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PM 'likely' to raise Heywood case

Prime Minister David Cameron is "likely" to raise the death of British businessman Neil Heywood when he meets a senior Chinese Communist Party official in Downing Street, aides have said.

Mr Cameron's talks with politburo member Li Changchun are due to focus on trade, cultural and education links between Britain and China, said Number 10. But the pair are also likely to discuss the investigation into Mr Heywood's death in the central Chinese city of Chongqing last November.

Mr Heywood, 41, was a friend of the family of Bo Xilai, a former rising star in Chinese politics who served as local party chief in Chongqing but was suspended from the politburo in April amid allegations of "serious discipline violations".

State media reports in China have suggested that investigations by authorities there indicate that Mr Heywood was a victim of homicide. Unconfirmed reports on Mandarin-language websites over recent days have suggested that he may have died from cyanide poisoning after allegedly having an affair with Bo's wife, the prominent lawyer Gu Kailai.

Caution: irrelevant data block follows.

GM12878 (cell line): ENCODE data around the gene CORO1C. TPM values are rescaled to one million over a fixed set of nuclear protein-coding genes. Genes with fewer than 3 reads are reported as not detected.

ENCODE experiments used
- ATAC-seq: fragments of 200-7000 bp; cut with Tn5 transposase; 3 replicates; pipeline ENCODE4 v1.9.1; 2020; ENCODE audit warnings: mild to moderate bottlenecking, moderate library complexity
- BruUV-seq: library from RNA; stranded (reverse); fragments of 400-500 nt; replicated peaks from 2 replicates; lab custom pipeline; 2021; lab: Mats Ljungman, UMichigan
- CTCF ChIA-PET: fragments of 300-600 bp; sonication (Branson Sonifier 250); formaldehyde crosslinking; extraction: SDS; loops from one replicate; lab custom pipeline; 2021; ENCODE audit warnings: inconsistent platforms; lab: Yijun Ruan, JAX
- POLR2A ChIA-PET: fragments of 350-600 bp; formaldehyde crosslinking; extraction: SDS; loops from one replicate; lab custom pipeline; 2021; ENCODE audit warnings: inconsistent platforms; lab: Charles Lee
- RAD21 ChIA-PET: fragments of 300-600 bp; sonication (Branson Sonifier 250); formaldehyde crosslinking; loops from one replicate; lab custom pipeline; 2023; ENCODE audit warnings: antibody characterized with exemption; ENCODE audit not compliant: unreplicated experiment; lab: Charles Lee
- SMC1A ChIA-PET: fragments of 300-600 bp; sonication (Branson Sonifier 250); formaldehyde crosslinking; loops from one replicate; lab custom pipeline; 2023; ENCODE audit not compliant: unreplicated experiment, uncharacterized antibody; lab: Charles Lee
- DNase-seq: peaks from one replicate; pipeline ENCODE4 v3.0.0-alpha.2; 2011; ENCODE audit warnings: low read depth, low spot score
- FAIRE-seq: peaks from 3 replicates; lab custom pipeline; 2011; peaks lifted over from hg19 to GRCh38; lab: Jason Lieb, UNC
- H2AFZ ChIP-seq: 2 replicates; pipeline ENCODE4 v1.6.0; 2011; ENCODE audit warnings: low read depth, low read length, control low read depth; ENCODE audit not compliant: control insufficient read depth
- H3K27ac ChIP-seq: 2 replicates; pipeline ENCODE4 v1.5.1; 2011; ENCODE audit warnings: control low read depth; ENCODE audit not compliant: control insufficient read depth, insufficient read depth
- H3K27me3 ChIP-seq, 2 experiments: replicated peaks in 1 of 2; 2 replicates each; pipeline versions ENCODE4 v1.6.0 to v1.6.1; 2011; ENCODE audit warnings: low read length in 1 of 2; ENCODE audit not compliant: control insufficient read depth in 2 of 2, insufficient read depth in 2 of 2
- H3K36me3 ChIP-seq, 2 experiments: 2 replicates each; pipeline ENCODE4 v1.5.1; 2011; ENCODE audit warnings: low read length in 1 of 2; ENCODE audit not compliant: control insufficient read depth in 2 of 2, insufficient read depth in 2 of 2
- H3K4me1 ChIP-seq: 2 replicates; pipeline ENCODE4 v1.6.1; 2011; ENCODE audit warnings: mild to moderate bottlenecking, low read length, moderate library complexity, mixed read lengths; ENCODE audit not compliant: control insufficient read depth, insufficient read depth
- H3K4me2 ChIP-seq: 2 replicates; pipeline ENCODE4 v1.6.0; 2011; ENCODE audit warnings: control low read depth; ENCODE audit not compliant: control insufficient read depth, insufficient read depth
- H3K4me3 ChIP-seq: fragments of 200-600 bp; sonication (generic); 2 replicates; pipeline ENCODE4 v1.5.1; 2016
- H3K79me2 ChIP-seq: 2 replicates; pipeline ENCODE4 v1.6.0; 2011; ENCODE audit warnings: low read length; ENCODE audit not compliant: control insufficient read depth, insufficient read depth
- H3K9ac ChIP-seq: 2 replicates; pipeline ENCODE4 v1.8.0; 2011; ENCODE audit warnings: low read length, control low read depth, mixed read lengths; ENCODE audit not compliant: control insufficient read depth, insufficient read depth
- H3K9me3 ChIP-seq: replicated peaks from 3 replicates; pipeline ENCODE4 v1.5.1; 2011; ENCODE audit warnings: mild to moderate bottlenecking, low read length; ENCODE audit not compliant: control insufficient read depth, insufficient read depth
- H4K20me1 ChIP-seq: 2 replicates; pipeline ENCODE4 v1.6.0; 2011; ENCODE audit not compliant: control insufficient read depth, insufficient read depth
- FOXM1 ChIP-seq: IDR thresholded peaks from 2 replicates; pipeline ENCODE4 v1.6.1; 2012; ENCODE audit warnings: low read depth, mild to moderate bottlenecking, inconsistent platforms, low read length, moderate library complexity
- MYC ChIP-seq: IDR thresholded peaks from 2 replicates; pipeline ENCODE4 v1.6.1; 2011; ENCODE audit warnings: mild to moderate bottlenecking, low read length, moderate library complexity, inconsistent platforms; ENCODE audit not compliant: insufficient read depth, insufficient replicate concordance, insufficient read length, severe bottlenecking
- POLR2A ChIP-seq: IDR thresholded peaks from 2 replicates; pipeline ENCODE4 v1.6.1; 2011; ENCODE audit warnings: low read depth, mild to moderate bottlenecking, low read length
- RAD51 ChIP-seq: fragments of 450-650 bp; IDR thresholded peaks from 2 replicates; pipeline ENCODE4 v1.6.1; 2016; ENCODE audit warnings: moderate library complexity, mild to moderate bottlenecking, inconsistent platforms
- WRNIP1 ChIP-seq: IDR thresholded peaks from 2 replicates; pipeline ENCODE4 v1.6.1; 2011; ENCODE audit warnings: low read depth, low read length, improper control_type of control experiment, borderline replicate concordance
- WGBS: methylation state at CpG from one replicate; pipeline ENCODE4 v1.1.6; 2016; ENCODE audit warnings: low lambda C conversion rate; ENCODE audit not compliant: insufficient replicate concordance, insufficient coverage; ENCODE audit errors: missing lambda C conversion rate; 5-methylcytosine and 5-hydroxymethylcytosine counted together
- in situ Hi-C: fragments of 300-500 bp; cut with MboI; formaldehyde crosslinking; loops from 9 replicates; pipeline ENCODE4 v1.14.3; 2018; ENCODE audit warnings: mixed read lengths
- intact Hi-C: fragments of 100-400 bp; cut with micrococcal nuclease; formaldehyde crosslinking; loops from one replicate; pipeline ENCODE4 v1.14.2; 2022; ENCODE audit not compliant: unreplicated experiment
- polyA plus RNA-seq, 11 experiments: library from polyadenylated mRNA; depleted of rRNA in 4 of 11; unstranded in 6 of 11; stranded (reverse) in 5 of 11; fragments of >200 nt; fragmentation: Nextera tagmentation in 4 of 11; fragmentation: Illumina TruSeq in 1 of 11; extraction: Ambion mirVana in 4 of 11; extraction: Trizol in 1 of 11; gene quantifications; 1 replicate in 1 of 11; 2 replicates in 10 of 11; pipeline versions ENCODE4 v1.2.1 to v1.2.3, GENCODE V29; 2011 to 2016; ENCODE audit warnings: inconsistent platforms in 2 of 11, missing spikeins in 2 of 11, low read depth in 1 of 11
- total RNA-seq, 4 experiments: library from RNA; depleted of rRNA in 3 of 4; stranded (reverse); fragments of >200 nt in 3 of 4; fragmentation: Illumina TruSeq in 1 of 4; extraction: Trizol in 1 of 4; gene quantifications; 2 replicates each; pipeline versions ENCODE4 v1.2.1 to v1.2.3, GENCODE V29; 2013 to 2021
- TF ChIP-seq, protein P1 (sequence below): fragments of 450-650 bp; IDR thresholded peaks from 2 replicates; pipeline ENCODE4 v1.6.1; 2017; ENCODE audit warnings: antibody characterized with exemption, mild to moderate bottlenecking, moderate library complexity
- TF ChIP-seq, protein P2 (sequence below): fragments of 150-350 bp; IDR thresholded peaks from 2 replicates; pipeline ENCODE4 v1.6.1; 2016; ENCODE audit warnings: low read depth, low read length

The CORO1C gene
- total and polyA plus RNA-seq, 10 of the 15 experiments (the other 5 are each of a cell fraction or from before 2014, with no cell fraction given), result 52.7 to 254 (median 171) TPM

At the time of his death, Chinese officials said the British expat died of "excessive alcohol consumption".

But friends questioned this, saying the businessman was not a heavy drinker. In February, Mr Bo's former police chief Wang Lijun sought refuge in the US consulate in China.

It is thought he made a number of claims against the politician and Mrs Gu, including her alleged role in Mr Heywood's death. According to Chinese state media reports, Mrs Gu and Zhang Xiaojun, an orderly at Mr Bo's home, have been arrested.

Asked whether Mr Cameron planned to raise the Heywood case with Mr Li, a Downing Street spokeswoman told reporters at a regular media briefing: "It is likely to come up. The purpose of the meeting is to strengthen Britain's relationship with China in a range of areas including trade and people-to-people contacts, including such things as education and culture."

Asked what Mr Cameron will say, the spokeswoman said: "I think he will echo what the Foreign Secretary has said, that we welcome the investigation that is ongoing and we look forward to seeing the outcome of that."

Foreign Office minister Jeremy Browne met Mr Bo in Chongqing on November 17, three days after the discovery of Mr Heywood's body in a hotel in the city, but is understood not to have raised the issue of the death during his visit, when he was photographed with a panda.


From Belfast Telegraph